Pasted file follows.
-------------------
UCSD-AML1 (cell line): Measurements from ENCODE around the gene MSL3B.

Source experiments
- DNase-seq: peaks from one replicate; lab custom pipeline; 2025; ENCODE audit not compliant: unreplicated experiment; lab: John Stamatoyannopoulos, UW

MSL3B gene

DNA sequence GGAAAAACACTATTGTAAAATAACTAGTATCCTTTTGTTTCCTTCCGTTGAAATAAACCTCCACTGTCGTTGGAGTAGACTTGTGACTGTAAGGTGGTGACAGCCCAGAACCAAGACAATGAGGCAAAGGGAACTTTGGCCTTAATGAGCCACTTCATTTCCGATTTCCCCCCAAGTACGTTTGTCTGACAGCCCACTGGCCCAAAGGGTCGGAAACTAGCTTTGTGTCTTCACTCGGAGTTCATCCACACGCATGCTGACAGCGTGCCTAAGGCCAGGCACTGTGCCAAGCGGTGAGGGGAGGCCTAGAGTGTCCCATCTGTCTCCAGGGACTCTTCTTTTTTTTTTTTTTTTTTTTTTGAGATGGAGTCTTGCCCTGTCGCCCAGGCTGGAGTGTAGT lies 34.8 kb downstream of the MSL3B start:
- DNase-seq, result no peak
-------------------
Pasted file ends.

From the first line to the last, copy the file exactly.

UCSD-AML1 (cell line): Measurements from ENCODE around the gene MSL3B.

Source experiments
- DNase-seq: peaks from one replicate; lab custom pipeline; 2025; ENCODE audit not compliant: unreplicated experiment; lab: John Stamatoyannopoulos, UW

MSL3B gene

DNA sequence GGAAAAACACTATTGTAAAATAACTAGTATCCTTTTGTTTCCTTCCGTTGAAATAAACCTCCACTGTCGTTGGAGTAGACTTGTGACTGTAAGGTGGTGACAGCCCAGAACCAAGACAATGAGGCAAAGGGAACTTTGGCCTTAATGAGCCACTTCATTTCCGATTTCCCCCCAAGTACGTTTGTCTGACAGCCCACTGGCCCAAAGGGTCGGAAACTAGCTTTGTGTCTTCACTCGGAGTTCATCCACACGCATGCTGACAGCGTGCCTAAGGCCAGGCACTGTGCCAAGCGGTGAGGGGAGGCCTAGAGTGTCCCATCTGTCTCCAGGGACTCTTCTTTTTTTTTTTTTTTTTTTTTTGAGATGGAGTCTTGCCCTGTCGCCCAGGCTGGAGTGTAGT lies 34.8 kb downstream of the MSL3B start:
- DNase-seq, result no peak